Apple has admitted that the iPhone 6 has “Touch Disease”, a glitch that leaves the handset's touch screen inoperable.
The problem surfaced in August when repair site iFixit diagnosed a problem with controller chips that lost electrical contact with the phablet's motherboard.
Apple, as is its wont, remained silent … until Thursday US time when a Multi-Touch Repair Program for iPhone 6 Plus page appeared on its site.
“Apple has determined that some iPhone 6 Plus devices may exhibit display flickering or Multi-Touch issues after being dropped multiple times on a hard surface and then incurring further stress on the device,” the page reads, before outlining a repair program.
For US$149, Apple will fix the device provided the phone “is in working order, and the screen is not cracked or broken”. That's the same price as a new screen, but rather less than the $329 charged for out of warranty services.
For owners who have already paid for repairs, Apple will refund the difference between the price of that service and the $149 deal offered under this program.
Apple's copping a fair bit of criticism at the moment for not offering innovative new products. Its Watch has mostly tanked and the new MacBook Pro and its Touch Bar represents a rather smaller step forward than Microsoft's touchy Surface Studio workstation.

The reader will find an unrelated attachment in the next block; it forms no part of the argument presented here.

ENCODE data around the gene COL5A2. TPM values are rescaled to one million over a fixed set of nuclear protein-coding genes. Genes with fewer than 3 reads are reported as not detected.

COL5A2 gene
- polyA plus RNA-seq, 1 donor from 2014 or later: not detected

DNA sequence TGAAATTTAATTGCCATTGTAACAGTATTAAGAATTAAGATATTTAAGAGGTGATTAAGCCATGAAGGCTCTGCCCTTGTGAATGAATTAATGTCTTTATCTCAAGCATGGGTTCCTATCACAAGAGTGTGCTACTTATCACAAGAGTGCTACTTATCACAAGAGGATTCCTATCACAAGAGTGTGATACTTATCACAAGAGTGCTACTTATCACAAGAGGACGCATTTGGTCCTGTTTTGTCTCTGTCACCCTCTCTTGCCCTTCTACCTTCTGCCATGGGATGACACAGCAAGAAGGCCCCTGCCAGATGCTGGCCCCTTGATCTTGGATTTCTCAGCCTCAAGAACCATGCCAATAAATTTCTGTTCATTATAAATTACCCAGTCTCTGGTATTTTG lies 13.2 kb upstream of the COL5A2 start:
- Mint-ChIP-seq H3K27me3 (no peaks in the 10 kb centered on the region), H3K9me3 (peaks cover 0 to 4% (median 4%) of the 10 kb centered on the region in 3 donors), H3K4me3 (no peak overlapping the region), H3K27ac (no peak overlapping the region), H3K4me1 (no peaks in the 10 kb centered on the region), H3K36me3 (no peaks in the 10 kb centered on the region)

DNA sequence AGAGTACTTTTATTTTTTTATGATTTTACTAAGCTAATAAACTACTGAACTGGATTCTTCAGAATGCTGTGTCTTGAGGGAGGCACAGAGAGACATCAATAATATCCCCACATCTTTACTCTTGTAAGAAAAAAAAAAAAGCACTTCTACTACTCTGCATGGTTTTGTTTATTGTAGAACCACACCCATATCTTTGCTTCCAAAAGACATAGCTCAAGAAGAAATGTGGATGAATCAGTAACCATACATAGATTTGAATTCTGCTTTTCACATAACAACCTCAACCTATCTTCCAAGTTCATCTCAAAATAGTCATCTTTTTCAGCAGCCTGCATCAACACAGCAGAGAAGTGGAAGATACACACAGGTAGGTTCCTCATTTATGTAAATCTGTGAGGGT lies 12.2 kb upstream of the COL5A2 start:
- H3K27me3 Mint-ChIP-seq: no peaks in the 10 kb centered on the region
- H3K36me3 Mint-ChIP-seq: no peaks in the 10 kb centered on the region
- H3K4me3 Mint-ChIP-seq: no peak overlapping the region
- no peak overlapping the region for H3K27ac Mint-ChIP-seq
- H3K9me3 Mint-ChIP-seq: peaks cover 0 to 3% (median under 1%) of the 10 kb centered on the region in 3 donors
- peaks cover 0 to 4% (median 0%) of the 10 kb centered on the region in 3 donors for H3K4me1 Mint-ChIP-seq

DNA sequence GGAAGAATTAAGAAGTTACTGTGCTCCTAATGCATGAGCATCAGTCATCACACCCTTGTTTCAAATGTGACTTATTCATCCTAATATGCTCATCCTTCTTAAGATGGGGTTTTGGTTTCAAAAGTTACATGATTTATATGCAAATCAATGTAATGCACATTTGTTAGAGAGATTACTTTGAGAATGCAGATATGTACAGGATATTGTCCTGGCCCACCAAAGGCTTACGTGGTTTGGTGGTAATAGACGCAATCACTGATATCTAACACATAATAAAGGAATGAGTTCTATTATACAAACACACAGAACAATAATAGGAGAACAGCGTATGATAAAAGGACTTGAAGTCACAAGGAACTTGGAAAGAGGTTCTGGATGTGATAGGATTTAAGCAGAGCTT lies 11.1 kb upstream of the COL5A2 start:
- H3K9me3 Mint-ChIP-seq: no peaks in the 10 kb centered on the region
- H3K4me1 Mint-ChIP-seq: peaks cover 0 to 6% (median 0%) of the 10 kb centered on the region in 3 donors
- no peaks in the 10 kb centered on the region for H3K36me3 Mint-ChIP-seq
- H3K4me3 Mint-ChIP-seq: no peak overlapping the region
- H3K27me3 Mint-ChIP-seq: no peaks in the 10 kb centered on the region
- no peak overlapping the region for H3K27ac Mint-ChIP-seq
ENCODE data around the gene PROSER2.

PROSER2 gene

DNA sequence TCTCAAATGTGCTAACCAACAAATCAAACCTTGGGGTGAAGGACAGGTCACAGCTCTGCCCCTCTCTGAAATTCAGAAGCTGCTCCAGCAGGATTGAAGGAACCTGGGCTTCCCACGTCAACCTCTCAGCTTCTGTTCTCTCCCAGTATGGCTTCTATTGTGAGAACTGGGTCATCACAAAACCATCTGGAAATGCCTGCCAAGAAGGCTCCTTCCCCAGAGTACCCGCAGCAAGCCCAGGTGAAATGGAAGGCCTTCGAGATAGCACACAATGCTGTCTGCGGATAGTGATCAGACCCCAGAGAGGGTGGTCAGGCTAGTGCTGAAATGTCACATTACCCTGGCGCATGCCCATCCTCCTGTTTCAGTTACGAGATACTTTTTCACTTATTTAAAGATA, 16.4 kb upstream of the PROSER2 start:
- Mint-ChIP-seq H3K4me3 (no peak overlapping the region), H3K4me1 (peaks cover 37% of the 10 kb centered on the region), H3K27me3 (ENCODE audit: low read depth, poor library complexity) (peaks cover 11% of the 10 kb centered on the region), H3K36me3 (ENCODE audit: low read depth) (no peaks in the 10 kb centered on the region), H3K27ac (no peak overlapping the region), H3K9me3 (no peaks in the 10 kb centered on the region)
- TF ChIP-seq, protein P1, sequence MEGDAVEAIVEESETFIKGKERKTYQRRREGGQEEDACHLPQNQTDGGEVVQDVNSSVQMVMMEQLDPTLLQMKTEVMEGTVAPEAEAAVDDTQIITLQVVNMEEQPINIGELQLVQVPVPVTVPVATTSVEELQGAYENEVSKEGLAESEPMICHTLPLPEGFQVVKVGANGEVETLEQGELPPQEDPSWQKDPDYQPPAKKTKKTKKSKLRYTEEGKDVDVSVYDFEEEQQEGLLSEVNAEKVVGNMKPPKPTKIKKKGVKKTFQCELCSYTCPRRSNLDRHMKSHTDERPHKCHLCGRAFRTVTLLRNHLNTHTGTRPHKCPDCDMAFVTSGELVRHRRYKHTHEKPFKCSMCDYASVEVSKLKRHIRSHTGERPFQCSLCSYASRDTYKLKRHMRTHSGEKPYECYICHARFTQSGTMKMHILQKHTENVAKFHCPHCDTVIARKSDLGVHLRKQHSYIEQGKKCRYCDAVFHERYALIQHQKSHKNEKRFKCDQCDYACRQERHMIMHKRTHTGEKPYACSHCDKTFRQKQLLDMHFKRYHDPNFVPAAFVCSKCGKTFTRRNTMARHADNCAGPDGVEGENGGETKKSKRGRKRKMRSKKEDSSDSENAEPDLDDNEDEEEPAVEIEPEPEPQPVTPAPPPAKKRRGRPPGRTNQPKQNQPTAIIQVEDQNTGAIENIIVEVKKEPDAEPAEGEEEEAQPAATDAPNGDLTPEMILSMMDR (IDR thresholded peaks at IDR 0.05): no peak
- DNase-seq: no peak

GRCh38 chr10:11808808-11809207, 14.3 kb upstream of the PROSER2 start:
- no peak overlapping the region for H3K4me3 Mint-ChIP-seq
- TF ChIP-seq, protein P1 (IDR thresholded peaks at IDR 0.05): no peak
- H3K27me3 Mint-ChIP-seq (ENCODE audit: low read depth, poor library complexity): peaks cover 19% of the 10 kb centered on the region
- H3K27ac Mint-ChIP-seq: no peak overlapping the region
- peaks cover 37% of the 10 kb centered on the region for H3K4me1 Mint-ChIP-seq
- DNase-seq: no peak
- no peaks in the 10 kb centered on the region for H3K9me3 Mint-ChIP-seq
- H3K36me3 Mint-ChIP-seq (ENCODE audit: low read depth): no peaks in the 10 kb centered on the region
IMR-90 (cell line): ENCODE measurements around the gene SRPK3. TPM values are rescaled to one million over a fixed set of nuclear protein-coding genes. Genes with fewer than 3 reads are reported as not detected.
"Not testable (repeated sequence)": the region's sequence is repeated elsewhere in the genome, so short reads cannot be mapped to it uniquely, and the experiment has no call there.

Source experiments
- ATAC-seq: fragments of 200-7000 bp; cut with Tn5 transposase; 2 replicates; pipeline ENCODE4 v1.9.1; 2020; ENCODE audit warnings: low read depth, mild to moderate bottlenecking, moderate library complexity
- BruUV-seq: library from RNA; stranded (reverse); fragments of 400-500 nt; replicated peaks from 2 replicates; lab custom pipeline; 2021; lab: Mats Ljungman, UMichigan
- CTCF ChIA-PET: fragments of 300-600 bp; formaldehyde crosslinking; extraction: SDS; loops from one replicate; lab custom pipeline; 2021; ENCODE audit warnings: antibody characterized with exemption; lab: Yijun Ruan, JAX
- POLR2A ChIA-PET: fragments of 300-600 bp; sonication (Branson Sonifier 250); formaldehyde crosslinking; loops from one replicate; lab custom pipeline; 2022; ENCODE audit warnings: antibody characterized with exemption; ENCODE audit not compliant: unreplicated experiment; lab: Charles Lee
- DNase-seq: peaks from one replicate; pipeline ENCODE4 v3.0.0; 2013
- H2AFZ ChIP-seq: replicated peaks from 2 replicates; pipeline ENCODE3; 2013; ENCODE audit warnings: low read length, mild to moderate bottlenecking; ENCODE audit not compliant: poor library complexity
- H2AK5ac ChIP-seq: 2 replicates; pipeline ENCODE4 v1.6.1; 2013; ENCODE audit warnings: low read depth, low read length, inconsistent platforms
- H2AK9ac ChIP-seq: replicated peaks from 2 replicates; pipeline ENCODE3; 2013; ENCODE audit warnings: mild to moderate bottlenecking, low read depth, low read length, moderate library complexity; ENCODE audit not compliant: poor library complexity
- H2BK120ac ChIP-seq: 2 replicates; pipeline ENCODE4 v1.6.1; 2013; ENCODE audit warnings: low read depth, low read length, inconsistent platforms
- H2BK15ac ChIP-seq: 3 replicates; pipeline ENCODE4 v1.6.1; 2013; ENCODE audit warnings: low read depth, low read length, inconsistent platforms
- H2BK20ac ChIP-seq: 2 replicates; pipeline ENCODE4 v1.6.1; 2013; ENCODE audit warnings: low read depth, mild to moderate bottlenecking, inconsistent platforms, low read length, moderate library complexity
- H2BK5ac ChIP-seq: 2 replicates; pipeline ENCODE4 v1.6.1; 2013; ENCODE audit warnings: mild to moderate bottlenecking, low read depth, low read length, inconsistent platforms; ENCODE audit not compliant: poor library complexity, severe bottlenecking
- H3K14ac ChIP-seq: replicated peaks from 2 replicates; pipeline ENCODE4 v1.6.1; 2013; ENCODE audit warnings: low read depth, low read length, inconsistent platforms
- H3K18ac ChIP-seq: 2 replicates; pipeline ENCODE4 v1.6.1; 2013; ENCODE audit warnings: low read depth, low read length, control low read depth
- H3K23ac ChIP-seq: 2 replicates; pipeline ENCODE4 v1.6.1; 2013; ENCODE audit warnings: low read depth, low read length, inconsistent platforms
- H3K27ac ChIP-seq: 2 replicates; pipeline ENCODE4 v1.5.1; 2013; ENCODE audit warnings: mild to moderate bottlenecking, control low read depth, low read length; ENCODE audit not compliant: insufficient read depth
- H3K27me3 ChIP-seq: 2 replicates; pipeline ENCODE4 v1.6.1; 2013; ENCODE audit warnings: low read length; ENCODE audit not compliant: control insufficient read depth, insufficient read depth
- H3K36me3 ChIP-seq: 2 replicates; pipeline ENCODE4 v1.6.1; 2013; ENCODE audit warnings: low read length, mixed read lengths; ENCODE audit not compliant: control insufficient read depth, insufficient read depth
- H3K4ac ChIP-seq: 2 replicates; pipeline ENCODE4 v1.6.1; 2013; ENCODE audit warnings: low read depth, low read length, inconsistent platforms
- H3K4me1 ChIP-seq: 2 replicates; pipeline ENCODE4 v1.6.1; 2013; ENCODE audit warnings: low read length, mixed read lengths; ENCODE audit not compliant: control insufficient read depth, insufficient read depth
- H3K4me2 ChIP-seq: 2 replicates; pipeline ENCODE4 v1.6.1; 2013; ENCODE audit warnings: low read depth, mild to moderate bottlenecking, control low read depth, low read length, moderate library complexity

But its devices have, of late, proven quite reliable: the company shrugged off ”Bendgate in the original iPhone 6. Subsequent models have largely escaped early reports of flaws. Apple's had a few heated moments along the way, but none to match Samsung's global recall of the Galaxy Note 7.
Offering slightly-discounted services for a problem that comes along after “being dropped multiple times on a hard surface and then incurring further stress” might even look a bit generous, as might Apple's decision to keep the offer alive “for 5 years after the first retail sale of the unit.” ®